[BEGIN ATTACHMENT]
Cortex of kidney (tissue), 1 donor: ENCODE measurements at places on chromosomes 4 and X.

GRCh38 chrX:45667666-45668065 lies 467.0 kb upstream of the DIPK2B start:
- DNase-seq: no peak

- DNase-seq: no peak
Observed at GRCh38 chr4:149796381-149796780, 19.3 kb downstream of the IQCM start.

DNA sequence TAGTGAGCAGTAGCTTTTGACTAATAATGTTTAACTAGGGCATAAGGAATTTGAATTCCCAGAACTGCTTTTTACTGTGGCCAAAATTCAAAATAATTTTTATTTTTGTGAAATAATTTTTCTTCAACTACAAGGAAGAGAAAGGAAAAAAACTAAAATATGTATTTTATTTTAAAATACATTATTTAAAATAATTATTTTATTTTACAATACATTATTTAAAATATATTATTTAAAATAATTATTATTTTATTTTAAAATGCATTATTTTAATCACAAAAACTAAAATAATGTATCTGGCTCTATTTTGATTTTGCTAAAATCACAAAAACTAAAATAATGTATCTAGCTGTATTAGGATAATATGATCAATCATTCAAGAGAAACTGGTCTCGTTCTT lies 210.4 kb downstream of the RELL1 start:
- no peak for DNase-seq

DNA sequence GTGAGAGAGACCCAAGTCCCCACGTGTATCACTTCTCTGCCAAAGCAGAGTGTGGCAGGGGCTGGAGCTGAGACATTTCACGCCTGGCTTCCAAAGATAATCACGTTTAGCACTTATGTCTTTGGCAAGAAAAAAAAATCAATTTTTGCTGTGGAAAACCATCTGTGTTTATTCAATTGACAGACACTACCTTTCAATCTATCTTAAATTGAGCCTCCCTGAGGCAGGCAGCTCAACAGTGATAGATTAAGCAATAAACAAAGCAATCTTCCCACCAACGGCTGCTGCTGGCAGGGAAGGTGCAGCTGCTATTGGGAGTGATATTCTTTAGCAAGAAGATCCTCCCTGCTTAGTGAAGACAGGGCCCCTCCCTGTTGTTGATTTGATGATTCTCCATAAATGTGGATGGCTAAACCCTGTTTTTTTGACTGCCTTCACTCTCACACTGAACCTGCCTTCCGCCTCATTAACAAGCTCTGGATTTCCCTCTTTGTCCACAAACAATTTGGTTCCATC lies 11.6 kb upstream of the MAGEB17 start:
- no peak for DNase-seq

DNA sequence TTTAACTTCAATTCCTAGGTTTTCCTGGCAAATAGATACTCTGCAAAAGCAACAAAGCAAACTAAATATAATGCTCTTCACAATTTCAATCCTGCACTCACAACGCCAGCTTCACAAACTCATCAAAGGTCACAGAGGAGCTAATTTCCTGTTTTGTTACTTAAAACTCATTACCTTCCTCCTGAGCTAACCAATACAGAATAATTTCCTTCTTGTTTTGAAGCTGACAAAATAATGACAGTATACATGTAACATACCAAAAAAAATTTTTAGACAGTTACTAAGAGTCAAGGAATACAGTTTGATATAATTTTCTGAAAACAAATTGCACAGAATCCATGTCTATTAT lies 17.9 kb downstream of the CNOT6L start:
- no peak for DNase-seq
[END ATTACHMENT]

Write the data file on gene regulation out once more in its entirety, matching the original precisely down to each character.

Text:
Cortex of kidney (tissue), 1 donor: ENCODE measurements at places on chromosomes 4 and X.

GRCh38 chrX:45667666-45668065 lies 467.0 kb upstream of the DIPK2B start:
- DNase-seq: no peak

- DNase-seq: no peak
Observed at GRCh38 chr4:149796381-149796780, 19.3 kb downstream of the IQCM start.

DNA sequence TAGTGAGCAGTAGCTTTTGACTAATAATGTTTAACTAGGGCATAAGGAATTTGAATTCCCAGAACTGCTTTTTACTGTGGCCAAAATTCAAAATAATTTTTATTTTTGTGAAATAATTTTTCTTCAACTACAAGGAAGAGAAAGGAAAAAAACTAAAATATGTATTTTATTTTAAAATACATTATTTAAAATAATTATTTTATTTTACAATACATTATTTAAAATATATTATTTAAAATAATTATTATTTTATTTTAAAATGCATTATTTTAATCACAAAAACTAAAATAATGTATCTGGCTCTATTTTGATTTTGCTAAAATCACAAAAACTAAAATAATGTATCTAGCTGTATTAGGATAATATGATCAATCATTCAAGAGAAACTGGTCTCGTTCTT lies 210.4 kb downstream of the RELL1 start:
- no peak for DNase-seq

DNA sequence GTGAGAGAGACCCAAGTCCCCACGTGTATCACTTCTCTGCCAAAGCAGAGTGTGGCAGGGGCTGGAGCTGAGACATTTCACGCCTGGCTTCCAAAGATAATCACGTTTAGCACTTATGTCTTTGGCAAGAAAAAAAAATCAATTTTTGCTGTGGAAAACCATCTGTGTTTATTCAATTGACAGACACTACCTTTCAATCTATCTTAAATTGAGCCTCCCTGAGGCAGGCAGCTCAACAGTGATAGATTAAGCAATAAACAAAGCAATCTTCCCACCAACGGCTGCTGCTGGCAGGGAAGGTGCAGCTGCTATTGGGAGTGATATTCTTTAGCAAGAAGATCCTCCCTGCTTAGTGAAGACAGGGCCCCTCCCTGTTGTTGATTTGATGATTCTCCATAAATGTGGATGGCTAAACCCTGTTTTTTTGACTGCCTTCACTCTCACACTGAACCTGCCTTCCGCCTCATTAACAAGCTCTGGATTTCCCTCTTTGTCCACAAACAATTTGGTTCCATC lies 11.6 kb upstream of the MAGEB17 start:
- no peak for DNase-seq

DNA sequence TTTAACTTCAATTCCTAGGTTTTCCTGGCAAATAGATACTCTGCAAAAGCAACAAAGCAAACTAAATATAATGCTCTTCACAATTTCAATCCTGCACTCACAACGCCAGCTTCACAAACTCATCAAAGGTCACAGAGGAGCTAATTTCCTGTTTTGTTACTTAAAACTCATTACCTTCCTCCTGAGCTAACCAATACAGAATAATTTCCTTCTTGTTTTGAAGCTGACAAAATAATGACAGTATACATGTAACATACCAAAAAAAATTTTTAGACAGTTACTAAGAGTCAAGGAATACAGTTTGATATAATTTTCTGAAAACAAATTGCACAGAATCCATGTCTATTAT lies 17.9 kb downstream of the CNOT6L start:
- no peak for DNase-seq